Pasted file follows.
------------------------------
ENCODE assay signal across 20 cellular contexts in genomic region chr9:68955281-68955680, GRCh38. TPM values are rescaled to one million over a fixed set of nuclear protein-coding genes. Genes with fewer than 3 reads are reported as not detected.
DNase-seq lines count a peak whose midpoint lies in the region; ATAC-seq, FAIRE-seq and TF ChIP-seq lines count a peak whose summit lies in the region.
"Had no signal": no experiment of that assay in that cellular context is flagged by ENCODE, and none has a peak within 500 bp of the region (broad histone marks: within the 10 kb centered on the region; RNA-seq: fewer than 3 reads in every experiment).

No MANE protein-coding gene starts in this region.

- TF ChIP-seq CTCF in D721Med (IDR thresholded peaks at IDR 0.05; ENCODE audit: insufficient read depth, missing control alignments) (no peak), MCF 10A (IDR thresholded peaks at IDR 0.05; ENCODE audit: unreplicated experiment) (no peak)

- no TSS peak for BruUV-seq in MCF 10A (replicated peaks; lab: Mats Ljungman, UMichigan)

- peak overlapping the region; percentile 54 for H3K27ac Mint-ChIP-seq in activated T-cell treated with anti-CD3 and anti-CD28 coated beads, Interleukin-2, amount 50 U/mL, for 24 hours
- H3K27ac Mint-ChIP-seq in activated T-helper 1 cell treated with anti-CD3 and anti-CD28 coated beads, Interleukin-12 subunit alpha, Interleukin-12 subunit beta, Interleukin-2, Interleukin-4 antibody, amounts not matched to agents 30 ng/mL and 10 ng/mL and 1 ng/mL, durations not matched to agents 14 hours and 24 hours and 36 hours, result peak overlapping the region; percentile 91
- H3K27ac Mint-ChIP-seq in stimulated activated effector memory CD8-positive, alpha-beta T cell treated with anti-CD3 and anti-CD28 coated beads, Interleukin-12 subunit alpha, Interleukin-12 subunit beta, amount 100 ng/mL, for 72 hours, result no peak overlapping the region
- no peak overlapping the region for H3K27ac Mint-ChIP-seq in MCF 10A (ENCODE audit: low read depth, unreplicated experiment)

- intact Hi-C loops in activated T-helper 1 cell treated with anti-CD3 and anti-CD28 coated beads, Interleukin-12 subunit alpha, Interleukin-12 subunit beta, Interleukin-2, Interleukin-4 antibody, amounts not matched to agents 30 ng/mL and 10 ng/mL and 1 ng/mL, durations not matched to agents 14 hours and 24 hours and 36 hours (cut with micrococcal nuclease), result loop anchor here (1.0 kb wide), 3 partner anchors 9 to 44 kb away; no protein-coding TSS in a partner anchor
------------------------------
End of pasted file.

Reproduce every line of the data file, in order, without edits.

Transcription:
ENCODE assay signal across 20 cellular contexts in genomic region chr9:68955281-68955680, GRCh38. TPM values are rescaled to one million over a fixed set of nuclear protein-coding genes. Genes with fewer than 3 reads are reported as not detected.
DNase-seq lines count a peak whose midpoint lies in the region; ATAC-seq, FAIRE-seq and TF ChIP-seq lines count a peak whose summit lies in the region.
"Had no signal": no experiment of that assay in that cellular context is flagged by ENCODE, and none has a peak within 500 bp of the region (broad histone marks: within the 10 kb centered on the region; RNA-seq: fewer than 3 reads in every experiment).

No MANE protein-coding gene starts in this region.

- TF ChIP-seq CTCF in D721Med (IDR thresholded peaks at IDR 0.05; ENCODE audit: insufficient read depth, missing control alignments) (no peak), MCF 10A (IDR thresholded peaks at IDR 0.05; ENCODE audit: unreplicated experiment) (no peak)

- no TSS peak for BruUV-seq in MCF 10A (replicated peaks; lab: Mats Ljungman, UMichigan)

- peak overlapping the region; percentile 54 for H3K27ac Mint-ChIP-seq in activated T-cell treated with anti-CD3 and anti-CD28 coated beads, Interleukin-2, amount 50 U/mL, for 24 hours
- H3K27ac Mint-ChIP-seq in activated T-helper 1 cell treated with anti-CD3 and anti-CD28 coated beads, Interleukin-12 subunit alpha, Interleukin-12 subunit beta, Interleukin-2, Interleukin-4 antibody, amounts not matched to agents 30 ng/mL and 10 ng/mL and 1 ng/mL, durations not matched to agents 14 hours and 24 hours and 36 hours, result peak overlapping the region; percentile 91
- H3K27ac Mint-ChIP-seq in stimulated activated effector memory CD8-positive, alpha-beta T cell treated with anti-CD3 and anti-CD28 coated beads, Interleukin-12 subunit alpha, Interleukin-12 subunit beta, amount 100 ng/mL, for 72 hours, result no peak overlapping the region
- no peak overlapping the region for H3K27ac Mint-ChIP-seq in MCF 10A (ENCODE audit: low read depth, unreplicated experiment)

- intact Hi-C loops in activated T-helper 1 cell treated with anti-CD3 and anti-CD28 coated beads, Interleukin-12 subunit alpha, Interleukin-12 subunit beta, Interleukin-2, Interleukin-4 antibody, amounts not matched to agents 30 ng/mL and 10 ng/mL and 1 ng/mL, durations not matched to agents 14 hours and 24 hours and 36 hours (cut with micrococcal nuclease), result loop anchor here (1.0 kb wide), 3 partner anchors 9 to 44 kb away; no protein-coding TSS in a partner anchor